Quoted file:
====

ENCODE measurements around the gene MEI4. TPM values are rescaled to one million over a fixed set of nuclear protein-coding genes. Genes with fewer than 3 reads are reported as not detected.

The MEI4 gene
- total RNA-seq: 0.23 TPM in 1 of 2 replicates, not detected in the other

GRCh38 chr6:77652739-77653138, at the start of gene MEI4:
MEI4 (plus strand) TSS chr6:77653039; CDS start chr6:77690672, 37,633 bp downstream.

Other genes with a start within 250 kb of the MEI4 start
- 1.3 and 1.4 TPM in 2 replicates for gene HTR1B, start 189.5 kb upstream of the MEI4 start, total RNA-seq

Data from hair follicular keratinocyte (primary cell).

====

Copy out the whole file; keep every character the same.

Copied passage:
ENCODE measurements around the gene MEI4. TPM values are rescaled to one million over a fixed set of nuclear protein-coding genes. Genes with fewer than 3 reads are reported as not detected.

The MEI4 gene
- total RNA-seq: 0.23 TPM in 1 of 2 replicates, not detected in the other

GRCh38 chr6:77652739-77653138, at the start of gene MEI4:
MEI4 (plus strand) TSS chr6:77653039; CDS start chr6:77690672, 37,633 bp downstream.

Other genes with a start within 250 kb of the MEI4 start
- 1.3 and 1.4 TPM in 2 replicates for gene HTR1B, start 189.5 kb upstream of the MEI4 start, total RNA-seq

Data from hair follicular keratinocyte (primary cell).